Well, if we're forced to endure a potential presidential run by Donald Trump, at least journalists can try to pay attention to his crazy, contradictory political statements over the last decade or so. That process has belatedly begun. Trump is being challenged over his flip-flops: from pro-choice to antiabortion; from a supporter of higher taxes for the rich to an opponent; from a guy who called for a Canadian-style healthcare system (single payer) to one who trashes "Obamacare" and says we can't afford it. Oh, and most notably, from someone who praised President Obama in his last book, to someone who now, appallingly, foments the lie at the heart of "birtherism," that the president hasn't produced his birth certificate and thus may not be eligible for the presidency.
The birther nonsense alone should keep Trump out of the ranks of people taken seriously, but it hasn't. I just want to examine one flip-flop in particular to show how ridiculous a Donald Trump candidacy would really be.
In 1999 on "Meet the Press," he told host Tim Russert that he was pro-choice:
TRUMP: Well, look, I'm very pro-choice. I hate the concept of abortion. I hate it. I hate everything it stands for. I cringe when I listen to people debating the subject. But you still -- I just believe in choice.
RUSSERT: But you would not ban it?
But today, with NBC's Savannah Guthrie, he said he's "pro-life," and demonstrated a laughable ignorance about the "right to privacy" that was at the heart of the Supreme Court's Roe v. Wade decision:
GUTHRIE: Is there a right to privacy in the Constitution?
TRUMP: I guess there is. I guess there is.
GUTHRIE: So, how does that --
TRUMP: Why do you -- why just out of curiosity, why do you ask that question?
GUTHRIE: Well, I'm just -- wondering how that squares with your pro-life views.
TRUMP: Well, I don't -- it's a pretty strange way of getting to pro-life. I mean, it's a very unique way of asking about pro-life. Why are you -- what does that have to do with privacy? How are you -- how are you equating pro-life with privacy?
GUTHRIE: Well, you know, about the Roe v. Wade decision.
TRUMP: Yes, right, sure. Look, I'm for pro-life -- I am pro-life. I've said it.
But it gets better: In an interview with Christian Broadcasting Network's David Brody, Trump explained his change of heart on abortion this way:
One of the reasons I changed, one of the primary reasons, a friend of mine, his wife was pregnant, in this case married. She was pregnant and he didn't really want the baby ... He ends up having the baby and the baby is the apple of his eye. It's the greatest thing that's ever happened to him. And you know here's a baby that wasn't going to be let into life. And I heard this, and some other stories, and I am pro-life.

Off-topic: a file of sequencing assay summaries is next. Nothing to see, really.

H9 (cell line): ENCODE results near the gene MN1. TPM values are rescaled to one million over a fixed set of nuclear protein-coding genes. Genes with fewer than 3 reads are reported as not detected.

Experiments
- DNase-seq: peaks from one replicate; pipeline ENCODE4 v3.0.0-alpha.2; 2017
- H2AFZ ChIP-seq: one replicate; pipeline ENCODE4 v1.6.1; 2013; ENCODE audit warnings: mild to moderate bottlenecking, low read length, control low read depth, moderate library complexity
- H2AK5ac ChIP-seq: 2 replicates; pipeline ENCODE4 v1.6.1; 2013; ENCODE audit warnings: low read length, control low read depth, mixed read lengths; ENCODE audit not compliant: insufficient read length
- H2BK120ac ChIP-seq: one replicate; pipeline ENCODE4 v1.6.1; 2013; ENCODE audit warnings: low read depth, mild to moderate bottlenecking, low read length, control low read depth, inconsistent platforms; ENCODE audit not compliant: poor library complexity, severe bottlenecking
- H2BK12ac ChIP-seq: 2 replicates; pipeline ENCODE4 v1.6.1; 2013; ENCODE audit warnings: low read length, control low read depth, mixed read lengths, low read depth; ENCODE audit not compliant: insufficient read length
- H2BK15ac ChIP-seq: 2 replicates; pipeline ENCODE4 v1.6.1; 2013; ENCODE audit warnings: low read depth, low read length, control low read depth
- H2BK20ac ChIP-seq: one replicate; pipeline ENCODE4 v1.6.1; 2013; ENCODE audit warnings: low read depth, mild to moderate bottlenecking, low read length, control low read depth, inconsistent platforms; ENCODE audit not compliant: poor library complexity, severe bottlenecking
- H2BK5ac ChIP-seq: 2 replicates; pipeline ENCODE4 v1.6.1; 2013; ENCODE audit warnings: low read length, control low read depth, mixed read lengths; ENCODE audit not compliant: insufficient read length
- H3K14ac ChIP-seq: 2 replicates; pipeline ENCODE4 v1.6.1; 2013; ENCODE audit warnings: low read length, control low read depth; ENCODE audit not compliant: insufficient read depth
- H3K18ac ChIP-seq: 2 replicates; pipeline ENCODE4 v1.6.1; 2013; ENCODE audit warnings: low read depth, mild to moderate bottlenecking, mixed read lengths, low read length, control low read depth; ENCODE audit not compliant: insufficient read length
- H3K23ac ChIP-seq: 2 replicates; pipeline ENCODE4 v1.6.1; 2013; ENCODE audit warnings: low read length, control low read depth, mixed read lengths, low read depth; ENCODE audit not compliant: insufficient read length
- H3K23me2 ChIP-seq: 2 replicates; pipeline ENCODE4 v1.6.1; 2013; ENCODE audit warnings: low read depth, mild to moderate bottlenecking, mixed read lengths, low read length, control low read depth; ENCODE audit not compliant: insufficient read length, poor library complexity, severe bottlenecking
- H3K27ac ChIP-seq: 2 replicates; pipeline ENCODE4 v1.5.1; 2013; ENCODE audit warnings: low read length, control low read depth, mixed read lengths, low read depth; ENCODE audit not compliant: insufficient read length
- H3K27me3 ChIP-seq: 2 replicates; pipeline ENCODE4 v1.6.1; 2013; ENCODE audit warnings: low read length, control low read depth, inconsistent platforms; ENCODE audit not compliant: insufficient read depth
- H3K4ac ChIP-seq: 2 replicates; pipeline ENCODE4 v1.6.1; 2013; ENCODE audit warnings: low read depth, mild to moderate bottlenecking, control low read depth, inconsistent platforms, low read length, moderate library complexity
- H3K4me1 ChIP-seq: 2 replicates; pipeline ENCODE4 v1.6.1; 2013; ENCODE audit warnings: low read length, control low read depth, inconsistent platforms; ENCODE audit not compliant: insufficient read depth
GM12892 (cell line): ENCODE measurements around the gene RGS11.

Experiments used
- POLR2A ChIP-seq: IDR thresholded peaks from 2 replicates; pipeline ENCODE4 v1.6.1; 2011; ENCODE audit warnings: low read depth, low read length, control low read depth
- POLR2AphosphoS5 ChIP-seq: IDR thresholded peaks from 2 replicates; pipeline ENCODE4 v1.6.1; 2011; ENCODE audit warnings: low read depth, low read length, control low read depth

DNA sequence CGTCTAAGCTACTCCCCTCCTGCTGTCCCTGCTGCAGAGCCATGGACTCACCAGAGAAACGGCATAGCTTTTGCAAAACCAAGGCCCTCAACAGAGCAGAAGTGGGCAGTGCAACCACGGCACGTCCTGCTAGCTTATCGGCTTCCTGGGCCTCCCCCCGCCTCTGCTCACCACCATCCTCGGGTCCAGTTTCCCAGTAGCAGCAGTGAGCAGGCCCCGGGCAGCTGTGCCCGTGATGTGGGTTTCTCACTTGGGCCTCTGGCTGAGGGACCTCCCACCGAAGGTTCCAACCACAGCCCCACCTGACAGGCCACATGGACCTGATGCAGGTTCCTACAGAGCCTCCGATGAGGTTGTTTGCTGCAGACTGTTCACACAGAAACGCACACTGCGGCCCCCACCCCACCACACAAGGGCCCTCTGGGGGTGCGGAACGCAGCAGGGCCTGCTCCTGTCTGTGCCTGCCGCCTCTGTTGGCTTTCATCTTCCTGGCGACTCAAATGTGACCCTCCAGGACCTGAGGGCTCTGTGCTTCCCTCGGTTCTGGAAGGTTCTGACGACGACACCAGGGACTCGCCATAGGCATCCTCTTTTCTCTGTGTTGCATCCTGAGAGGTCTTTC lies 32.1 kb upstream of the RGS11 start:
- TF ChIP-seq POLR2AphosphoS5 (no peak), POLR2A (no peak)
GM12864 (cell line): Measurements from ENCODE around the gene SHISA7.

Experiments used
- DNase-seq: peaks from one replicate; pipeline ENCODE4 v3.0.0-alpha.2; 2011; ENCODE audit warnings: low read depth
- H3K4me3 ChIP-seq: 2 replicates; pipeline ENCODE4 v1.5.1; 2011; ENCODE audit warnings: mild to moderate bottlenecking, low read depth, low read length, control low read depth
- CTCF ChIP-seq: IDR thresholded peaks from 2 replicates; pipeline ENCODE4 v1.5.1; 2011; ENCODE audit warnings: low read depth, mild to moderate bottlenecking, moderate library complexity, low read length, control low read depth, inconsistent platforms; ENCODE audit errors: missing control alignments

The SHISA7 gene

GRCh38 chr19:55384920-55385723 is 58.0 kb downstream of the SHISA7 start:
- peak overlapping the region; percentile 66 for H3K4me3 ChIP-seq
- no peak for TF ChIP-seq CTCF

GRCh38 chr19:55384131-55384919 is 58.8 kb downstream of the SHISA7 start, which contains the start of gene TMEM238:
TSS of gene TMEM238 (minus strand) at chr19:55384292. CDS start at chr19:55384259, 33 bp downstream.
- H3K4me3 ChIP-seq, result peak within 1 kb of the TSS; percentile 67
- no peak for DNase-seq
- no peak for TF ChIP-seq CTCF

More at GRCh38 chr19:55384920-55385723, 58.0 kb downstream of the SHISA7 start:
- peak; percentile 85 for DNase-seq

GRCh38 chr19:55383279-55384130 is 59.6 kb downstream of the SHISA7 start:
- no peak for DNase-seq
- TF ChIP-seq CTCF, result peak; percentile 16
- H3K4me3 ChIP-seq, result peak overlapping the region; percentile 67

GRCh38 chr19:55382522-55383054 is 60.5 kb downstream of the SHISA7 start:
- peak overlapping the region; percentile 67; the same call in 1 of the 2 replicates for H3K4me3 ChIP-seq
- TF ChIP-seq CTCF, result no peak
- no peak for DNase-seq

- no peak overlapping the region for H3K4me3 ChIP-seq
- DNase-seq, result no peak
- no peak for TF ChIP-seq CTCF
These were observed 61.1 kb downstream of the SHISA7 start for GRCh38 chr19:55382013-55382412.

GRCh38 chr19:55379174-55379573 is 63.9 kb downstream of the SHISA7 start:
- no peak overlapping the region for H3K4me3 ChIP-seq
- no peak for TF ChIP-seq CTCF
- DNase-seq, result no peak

Isn't that awesome -- one of his wealthy male friends has a child he didn't want but grew to love. That's how we make policy in Donald Trump's America -- anecdotally, based on the happy lives of wealthy men. Yup. That's how the Founders envisioned it. Not only does Trump's silly story place men at the heart of the abortion decision, it also makes light of the hardships faced by most women who terminate a pregnancy: Many are already mothers struggling to raise children; many are poor; many have health issues. What a buffoon. (He also told Brody, widely read by evangelical Christians, that he's a churchgoing religious guy: "Well, I go as much as I can. Always on Christmas. Always on Easter. Always when there's a major occasion. And during the Sundays. I'm a Sunday church person. I'll go when I can.")
"During the Sundays." Got it.
Still, the Beltway media is eating it up. Trumpmania is making the recent swoon over the supposedly "serious" Paul Ryan seem sober. Just this morning, I watched a "Morning Joe" panel work itself up over the thrill a Trump candidacy would bring, with Donnie Deutsch admitting "we won't let him go away" and Mark Halperin predicting Trump might ultimately run by popular demand, and Trump depict himself as a "reluctant hero." He's not a hero, he's a craven birther.
Nowhere is the faux-populism that leads media types to praise Trump laid out better than in David Brooks' column today, "Why Trump Soars." Now Brooks wants to be a serious guy, so he states that he would never vote for Trump, and criticizes the birther idiocy. But then he lionizes the wealthy blowhard in terms that undermine his critique:
A child of wealth, he is more at home with the immigrants and the lower-middle-class strivers, who share his straightforward belief in the Gospel of Success, than he is among members of the haute bourgeoisie, who are above it. Like many swashbuckler capitalists, he is essentially anti-elitist.
Donald Trump, anti-elitist? Says who? What a ridiculous caricature. Finally, Brooks concludes:
Trump is no joke. He emerges from deep currents in our culture, and he is tapping into powerful sections of the national fantasy life. I would never vote for him, but I would never want to live in a country without people like him.
Brooks manages to be condescending to actual self-made wealthy people, not to mention "the lower middle class strivers" Trump allegedly befriends. Speaking for myself only: I would love to live in a country without greedy, ignorant, self-promoting blowhards like Donald Trump. I know I'm not alone.
Credit where it's due: Though I'm not a big admirer of the Club for Growth, one of the umpteen lobbying groups for the mega-rich trying to trick middle-class voters into buying their agenda, club president Chris Chocola, former Indiana congressman, is taking the lead in pointing out that Trump is no conservative, and that given his many flip-flops on the issue, he can't be trusted. We discussed the Trump phenomenon on MSNBC's "Hardball" today.
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